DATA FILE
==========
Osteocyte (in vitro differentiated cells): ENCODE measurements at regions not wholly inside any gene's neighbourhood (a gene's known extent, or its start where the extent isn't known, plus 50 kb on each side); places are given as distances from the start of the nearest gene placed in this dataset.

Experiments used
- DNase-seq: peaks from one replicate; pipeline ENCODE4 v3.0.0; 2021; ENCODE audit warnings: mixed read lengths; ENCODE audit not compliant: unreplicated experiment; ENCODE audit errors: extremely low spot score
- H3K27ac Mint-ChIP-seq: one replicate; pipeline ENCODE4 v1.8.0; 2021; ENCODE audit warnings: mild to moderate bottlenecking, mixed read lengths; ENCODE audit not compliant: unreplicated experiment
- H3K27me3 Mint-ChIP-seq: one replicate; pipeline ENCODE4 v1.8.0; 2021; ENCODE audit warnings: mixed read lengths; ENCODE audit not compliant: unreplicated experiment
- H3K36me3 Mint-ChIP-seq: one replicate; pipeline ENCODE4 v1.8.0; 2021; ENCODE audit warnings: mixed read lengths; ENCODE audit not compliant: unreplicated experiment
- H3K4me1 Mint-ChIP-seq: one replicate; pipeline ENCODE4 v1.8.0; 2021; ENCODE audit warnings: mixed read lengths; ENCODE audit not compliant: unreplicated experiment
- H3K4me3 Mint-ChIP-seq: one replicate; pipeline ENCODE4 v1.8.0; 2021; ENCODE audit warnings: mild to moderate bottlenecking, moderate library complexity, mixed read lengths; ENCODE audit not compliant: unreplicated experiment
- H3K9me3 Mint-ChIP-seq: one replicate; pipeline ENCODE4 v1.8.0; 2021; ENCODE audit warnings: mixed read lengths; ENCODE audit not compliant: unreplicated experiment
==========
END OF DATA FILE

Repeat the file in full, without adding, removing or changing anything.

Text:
Osteocyte (in vitro differentiated cells): ENCODE measurements at regions not wholly inside any gene's neighbourhood (a gene's known extent, or its start where the extent isn't known, plus 50 kb on each side); places are given as distances from the start of the nearest gene placed in this dataset.

Experiments used
- DNase-seq: peaks from one replicate; pipeline ENCODE4 v3.0.0; 2021; ENCODE audit warnings: mixed read lengths; ENCODE audit not compliant: unreplicated experiment; ENCODE audit errors: extremely low spot score
- H3K27ac Mint-ChIP-seq: one replicate; pipeline ENCODE4 v1.8.0; 2021; ENCODE audit warnings: mild to moderate bottlenecking, mixed read lengths; ENCODE audit not compliant: unreplicated experiment
- H3K27me3 Mint-ChIP-seq: one replicate; pipeline ENCODE4 v1.8.0; 2021; ENCODE audit warnings: mixed read lengths; ENCODE audit not compliant: unreplicated experiment
- H3K36me3 Mint-ChIP-seq: one replicate; pipeline ENCODE4 v1.8.0; 2021; ENCODE audit warnings: mixed read lengths; ENCODE audit not compliant: unreplicated experiment
- H3K4me1 Mint-ChIP-seq: one replicate; pipeline ENCODE4 v1.8.0; 2021; ENCODE audit warnings: mixed read lengths; ENCODE audit not compliant: unreplicated experiment
- H3K4me3 Mint-ChIP-seq: one replicate; pipeline ENCODE4 v1.8.0; 2021; ENCODE audit warnings: mild to moderate bottlenecking, moderate library complexity, mixed read lengths; ENCODE audit not compliant: unreplicated experiment
- H3K9me3 Mint-ChIP-seq: one replicate; pipeline ENCODE4 v1.8.0; 2021; ENCODE audit warnings: mixed read lengths; ENCODE audit not compliant: unreplicated experiment